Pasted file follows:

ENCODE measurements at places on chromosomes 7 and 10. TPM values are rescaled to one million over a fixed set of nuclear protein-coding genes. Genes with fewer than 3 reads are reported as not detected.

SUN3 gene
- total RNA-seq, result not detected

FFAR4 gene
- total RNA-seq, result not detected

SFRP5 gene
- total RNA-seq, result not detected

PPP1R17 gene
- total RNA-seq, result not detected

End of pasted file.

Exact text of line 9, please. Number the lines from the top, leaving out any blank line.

- total RNA-seq, result not detected